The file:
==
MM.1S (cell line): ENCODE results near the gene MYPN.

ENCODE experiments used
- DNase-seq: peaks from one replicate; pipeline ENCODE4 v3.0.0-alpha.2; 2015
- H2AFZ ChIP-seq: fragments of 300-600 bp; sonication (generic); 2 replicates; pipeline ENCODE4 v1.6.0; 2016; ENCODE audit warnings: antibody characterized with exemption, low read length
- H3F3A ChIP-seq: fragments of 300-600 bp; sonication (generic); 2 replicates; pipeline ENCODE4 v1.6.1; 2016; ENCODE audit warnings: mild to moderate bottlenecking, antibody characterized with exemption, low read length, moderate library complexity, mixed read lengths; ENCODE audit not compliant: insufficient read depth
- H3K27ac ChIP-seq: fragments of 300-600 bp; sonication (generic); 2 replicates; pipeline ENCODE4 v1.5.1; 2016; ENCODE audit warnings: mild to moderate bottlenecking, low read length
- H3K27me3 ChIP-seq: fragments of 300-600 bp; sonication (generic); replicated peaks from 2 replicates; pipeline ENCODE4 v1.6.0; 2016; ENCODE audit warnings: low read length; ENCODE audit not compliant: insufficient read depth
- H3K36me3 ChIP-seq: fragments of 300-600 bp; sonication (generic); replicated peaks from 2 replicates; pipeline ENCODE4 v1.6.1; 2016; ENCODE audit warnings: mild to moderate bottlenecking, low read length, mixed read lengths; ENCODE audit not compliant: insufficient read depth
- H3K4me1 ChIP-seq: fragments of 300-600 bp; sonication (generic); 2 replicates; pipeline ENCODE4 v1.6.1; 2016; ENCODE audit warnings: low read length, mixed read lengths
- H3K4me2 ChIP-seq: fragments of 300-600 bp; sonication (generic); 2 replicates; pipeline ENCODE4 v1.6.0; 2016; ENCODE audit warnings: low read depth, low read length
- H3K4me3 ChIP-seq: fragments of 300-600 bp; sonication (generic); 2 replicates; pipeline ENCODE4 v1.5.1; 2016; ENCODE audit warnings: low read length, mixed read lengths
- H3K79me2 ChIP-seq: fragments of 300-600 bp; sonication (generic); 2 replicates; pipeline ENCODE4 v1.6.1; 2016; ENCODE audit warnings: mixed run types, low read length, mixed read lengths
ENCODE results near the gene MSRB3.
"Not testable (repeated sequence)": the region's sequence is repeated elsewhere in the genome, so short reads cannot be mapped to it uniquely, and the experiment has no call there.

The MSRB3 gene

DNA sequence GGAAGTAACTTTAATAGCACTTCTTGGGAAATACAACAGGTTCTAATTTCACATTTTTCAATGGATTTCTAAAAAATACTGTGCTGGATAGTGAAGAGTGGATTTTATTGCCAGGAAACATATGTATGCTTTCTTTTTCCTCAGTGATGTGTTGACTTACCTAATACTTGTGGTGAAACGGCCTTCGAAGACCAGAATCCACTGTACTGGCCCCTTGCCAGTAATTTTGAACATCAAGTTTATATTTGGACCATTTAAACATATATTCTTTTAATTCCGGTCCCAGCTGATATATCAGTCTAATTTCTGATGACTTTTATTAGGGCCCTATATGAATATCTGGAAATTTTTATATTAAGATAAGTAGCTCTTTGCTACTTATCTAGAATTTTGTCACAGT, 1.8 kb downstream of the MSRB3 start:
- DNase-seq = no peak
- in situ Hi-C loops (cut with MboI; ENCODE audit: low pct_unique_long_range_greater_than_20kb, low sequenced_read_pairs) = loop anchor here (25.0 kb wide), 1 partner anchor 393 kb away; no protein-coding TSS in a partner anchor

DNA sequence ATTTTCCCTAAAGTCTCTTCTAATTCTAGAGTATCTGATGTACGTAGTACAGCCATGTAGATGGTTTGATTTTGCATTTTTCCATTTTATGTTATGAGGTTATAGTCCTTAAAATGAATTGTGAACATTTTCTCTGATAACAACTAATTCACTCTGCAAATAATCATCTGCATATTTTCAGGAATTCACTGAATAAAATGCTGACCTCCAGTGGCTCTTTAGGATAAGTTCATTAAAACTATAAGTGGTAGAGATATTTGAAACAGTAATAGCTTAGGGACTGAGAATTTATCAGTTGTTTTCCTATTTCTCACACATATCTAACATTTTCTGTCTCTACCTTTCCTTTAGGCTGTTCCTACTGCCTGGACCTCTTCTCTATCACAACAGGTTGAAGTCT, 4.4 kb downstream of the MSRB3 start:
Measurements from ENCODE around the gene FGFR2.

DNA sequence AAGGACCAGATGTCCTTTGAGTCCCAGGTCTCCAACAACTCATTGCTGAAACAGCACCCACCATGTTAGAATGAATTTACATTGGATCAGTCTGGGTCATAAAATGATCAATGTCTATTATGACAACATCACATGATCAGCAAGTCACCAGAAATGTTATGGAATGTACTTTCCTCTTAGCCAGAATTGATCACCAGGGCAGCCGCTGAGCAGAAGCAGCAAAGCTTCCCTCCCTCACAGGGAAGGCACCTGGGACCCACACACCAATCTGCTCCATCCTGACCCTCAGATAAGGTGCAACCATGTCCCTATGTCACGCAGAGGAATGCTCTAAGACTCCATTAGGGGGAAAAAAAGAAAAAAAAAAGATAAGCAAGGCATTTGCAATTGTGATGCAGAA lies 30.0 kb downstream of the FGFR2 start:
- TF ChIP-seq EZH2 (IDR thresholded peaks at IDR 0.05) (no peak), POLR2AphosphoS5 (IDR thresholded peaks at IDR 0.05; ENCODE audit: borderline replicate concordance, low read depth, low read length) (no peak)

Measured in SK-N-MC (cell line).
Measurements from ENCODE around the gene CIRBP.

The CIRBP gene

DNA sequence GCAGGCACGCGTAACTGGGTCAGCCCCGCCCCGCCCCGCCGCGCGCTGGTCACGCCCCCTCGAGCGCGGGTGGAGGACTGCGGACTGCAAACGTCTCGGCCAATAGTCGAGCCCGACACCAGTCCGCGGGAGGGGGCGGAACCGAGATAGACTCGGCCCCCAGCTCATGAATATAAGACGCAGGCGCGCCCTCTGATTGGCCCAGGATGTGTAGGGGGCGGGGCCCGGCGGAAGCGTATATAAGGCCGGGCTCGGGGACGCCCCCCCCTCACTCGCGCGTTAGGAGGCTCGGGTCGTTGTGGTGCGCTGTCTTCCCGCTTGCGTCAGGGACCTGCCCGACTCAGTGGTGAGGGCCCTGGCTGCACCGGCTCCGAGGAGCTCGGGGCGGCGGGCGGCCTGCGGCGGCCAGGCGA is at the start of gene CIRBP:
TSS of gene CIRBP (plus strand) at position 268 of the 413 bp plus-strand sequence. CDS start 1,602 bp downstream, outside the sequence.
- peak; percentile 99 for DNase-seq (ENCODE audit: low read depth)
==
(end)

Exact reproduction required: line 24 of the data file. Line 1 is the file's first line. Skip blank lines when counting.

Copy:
Measurements from ENCODE around the gene CIRBP.